Sri Lanka bans open garbage dumping to protect elephants
May 31 2017 06:56 PM
Elephants
The elephant population in Sri Lanka is estimated at about 7,500.

AFP/Colombo

Authorities in Sri Lanka on Wednesday banned the open dumping of garbage near wildlife sanctuaries to discourage elephants from foraging for rotting food scraps and risking their lives. 
As an immediate measure, the cabinet ordered that electric fences be erected around more than 50 dumps near elephant habitats to keep the roaming beasts away.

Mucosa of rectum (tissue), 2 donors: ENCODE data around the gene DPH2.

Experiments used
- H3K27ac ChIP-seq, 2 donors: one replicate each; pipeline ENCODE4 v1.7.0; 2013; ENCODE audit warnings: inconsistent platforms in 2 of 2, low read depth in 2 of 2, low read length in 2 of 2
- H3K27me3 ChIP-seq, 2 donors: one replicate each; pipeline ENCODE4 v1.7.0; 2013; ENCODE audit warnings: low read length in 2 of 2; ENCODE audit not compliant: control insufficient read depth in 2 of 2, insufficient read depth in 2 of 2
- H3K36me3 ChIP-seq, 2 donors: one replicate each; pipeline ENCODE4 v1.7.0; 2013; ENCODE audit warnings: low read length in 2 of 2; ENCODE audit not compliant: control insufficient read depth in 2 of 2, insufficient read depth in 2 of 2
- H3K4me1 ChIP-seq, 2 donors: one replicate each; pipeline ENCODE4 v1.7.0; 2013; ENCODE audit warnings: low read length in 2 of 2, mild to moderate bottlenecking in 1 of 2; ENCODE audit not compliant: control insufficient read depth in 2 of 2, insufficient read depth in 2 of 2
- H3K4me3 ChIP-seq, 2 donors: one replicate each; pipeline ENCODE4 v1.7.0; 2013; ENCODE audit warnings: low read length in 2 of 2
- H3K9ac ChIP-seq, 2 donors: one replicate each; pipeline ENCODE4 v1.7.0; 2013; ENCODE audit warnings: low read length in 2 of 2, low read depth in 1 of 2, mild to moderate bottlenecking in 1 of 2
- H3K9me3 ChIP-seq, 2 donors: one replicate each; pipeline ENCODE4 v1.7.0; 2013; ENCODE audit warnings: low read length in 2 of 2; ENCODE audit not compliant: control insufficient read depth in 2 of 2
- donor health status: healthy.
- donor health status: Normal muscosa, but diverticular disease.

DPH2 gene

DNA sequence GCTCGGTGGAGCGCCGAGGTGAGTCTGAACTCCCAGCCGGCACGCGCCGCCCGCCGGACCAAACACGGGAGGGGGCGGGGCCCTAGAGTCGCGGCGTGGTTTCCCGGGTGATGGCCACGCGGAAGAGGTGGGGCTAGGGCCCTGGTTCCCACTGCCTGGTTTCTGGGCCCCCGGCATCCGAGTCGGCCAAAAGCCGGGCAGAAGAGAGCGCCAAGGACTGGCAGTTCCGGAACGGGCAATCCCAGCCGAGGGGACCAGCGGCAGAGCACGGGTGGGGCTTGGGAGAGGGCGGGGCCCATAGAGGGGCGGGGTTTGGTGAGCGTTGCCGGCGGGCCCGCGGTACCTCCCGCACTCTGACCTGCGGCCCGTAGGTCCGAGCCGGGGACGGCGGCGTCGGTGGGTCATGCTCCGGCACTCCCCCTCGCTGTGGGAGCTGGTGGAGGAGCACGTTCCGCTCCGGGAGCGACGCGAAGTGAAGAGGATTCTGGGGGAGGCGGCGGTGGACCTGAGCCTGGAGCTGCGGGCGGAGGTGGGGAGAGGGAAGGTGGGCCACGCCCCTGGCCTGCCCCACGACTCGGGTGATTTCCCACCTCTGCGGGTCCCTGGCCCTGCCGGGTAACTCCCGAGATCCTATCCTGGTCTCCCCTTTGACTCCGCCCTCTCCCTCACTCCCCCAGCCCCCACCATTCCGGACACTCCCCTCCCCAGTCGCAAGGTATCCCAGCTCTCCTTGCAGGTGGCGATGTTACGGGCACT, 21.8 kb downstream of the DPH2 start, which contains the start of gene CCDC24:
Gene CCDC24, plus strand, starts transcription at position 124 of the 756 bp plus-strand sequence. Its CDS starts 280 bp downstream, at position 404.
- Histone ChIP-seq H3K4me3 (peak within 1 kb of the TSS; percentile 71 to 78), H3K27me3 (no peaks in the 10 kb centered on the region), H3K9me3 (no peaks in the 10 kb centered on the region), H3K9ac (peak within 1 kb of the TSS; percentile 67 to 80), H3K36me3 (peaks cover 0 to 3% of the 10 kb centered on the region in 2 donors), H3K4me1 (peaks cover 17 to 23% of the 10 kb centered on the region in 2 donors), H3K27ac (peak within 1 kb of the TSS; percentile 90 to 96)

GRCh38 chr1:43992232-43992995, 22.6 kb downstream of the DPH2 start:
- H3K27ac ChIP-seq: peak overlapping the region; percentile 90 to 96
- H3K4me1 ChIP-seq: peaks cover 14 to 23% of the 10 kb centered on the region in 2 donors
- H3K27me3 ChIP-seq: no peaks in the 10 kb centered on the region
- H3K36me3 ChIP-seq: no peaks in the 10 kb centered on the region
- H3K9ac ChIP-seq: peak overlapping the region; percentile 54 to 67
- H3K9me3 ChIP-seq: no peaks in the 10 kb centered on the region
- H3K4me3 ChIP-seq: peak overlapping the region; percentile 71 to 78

"Around 300 wild elephants are hanging around them (dumps)," the government said in a statement.
"When elephants consume bacteria-infested waste... it shortens their lifespan."
The government said local authorities would be banned from dumping solid waste in the open, and would be required to establish recycling plants and use hygienic methods of waste disposal.
The government said an unspecified number of elephants had died after ingesting polythene in landfill sites, adding wild herds were increasingly relying on garbage dumps for food.
Elephants are venerated in Buddhism, the majority religion in Sri Lanka, and are protected by law.
The wild elephant population in Sri Lanka is estimated at about 7,500, with another 200 domestic beasts.



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